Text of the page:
Thoughts on Operation Iraqi Freedom, ca. March, 2003
The following is the text of an email that I sent a friend
of mine, in March 2003, after he asked me what I thought about
the war in Iraq.
Big Chuck, Good to hear from you. Thanks for asking. What has
kept me from speaking is the understanding that my opinion
doesn't matter, but since you asked . . .
Before we started a
war, Congress should have declared war. Congress is not
fulfilling its constitutional responsibility to declare war.
Korea, Vietnam, Desert Storm and Iraqi Freedom should all
have begun, if they began at all, with a declaration of war.
Congress hasn't declared war for political reasons: fear of
accepting responsibility for the consequences. By Public Law
107-243 of Oct 16, 2002, Congress authorized the President to
use force after he determined that "reliance . . . on further
diplomatic or other peaceful means alone . . .will not
adequately protect the national security of the United
States." This "Law" would have made a fine draft of a
declaration of war, if Congress had had the guts to accept
its responsibilities, and lined through this business of the
President making the determination. Instead, the Congress
allowed the wrong branch of the government to make the
decision, leaving them the room they need to spin their stand
on this issue during their next campaign, depending on
whether the war is a triumph, a disaster, or something in
between. The 107th Congress has no balls. We should not
re-elect this crew.
On the other hand, President Bush has
balls. In his own mind, after listening to the varying advice
of his disparate national security advisers, he decided that
the Ba'ath regime had to go. He determined to take it out,
come hell or high water, and damn the French, the UN, the
democrats, or anyone else. And that's what he's doing. This
shows a level of conviction not seen during the Clinton
years. We'll never know whether he made the right decision.
We'll know only too well its negative consequences, but we'll
never know what would have happened if we had left Saddam in
power. The ultimate wisdom of his courageous decision,
therefore, is to us indeterminable. Some of the negative
consequences, however, are already manifest, while others
require only limited powers of prognostication:
Americans are dying, and their deaths will impact their
families for generations that come. Anyone who studies the
history of an American family can trace the effects of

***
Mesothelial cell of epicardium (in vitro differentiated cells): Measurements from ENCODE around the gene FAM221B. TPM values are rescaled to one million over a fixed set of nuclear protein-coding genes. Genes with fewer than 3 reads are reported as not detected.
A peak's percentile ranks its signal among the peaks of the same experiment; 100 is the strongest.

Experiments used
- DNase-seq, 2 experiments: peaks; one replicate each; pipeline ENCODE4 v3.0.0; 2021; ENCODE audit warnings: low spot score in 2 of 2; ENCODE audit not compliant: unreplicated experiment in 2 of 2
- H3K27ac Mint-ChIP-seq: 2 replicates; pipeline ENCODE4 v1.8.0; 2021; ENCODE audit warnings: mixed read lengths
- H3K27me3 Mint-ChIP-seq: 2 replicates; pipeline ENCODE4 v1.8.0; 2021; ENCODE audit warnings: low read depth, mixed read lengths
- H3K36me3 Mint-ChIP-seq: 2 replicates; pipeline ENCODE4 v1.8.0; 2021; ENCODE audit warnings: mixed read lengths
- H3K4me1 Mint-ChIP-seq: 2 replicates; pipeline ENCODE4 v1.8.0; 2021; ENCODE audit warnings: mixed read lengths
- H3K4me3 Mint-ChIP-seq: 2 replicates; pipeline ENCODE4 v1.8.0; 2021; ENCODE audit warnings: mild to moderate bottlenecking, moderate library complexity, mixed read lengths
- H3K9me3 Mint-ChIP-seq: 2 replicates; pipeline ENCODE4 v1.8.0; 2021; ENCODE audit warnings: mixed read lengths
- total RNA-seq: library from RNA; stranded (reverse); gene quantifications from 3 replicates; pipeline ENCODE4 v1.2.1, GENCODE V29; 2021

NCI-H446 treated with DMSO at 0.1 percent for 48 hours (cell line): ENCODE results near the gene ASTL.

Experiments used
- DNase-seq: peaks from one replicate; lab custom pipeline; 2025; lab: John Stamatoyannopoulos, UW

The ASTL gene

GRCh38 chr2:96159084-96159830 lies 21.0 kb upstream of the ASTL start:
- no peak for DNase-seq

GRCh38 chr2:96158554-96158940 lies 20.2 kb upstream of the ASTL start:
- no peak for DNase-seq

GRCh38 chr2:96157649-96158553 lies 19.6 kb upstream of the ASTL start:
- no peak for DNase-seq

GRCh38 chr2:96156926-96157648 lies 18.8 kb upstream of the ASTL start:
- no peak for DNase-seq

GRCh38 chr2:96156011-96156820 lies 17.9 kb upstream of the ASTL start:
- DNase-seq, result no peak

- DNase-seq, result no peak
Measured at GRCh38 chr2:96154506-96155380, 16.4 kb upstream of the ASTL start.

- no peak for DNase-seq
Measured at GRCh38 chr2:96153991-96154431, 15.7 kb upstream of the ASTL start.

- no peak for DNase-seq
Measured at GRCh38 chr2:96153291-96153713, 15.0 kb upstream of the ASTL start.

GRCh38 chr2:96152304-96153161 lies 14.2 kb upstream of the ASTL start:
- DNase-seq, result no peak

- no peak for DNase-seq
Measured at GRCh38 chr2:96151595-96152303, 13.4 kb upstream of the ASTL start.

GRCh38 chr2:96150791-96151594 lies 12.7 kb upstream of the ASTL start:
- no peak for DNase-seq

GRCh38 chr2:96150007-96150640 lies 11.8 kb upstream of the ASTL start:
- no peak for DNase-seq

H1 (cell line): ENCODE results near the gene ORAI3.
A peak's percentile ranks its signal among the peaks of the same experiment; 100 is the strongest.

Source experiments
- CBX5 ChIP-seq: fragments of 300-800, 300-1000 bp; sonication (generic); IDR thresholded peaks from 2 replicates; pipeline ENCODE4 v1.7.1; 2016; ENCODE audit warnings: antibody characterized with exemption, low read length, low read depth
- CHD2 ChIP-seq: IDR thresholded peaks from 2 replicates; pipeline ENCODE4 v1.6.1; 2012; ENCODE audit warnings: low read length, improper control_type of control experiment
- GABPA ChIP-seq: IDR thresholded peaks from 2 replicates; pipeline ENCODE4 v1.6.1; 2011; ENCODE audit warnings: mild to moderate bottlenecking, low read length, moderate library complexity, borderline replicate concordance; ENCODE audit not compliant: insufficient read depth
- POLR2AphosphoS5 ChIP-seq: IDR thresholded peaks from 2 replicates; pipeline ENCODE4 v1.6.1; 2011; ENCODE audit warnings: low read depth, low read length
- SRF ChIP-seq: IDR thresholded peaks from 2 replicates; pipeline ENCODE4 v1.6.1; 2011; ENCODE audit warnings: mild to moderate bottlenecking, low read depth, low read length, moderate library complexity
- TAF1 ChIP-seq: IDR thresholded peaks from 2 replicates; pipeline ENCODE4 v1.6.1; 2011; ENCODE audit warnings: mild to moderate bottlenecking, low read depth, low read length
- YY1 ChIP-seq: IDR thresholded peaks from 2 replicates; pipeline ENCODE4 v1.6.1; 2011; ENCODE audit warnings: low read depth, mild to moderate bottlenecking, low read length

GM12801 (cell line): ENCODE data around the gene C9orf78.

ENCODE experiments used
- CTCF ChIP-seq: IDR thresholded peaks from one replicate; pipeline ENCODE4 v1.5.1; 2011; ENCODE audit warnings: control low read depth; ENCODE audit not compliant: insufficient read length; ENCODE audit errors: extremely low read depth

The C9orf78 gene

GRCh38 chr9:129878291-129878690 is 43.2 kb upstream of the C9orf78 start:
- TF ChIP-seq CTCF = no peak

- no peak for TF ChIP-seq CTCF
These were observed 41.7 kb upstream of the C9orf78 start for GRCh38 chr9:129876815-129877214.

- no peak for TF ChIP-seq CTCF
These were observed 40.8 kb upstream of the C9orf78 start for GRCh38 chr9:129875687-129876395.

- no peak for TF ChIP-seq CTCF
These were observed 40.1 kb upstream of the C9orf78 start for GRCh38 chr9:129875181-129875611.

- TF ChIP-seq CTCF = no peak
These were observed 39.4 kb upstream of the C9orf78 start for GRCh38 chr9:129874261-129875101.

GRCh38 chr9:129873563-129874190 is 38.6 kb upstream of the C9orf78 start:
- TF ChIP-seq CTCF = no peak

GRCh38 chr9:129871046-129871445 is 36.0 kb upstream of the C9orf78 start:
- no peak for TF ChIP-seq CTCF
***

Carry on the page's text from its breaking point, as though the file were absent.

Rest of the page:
wartime losses, descending from generation to generation.
Innocent civilians are dying. This sentence lies there, flat,
but not so its rewording. We are killing children.
The strain of violence in American culture, already too
strong, is being reinforced. We have been a people too ready
to go to war. This is the third war of my generation, without
counting "police actions" in places like Panama, Kosovo or
Grenada. With each war, we seem more willing to go to war.
After 9/11, we had the sympathy of the entire world, less our
true enemies. Like the treasures of blood, money and
political capital that this war is going to cost, this
treasure of sympathy has been spent.
This war will never be over in our lifetimes. We will crush
the Republican Guard, depose the Ba'ath regime, install a new
government, and redeploy from Iraq. To the Arab street,
Islamists and the poor, ignorant masses of the Third World,
this will always be a war of aggression and humiliation. Some
(and only a tiny fraction is needed) will respond to it
asymetrically, that is, with terrorism. As for moderate Arabs
(and they do exist), I wonder if they'll forgive us our good
deed with better grace than have, for example, the French.
After 9/11, our best hope of checking Islamist terrorism was
with the help of the Arab and Muslim worlds. We can't hunt down
cells of extremists without help from their police and
intelligence forces. We can't reform Islamic fundamentalism at
all, making it tolerant and pacific, but maybe, in cooperation
with the rest of the world, the Arabs and Muslims themselves
could. Maybe the Arabs and Muslims needed a good brush-back
pitch, and maybe Iraqi Freedom is that pitch.
What I worry most
about, though, is that by responding with the right amount of
force, but in the wrong direction, we have alienated the people
whose help we needed to achieve a task as difficult as the
containment of communism. There are a billion Muslims in the
world. How many will help us? If "screw them" is the jingoistic
response to that question, then my parting comment is, I hope
you like Holy Wars.
Your friend, TC
PS: For the rest of our lives, with each passing year, we will
look back with nostalgia at our naivete, and we will envy the
luxury of our own ignorance. And the French will gloat. And
pass us unfiltered cigarettes.
I still agree with most of the points in this email. There
are a couple of points that in hindsight it's obvious I was
luxuriating in my ignorance.
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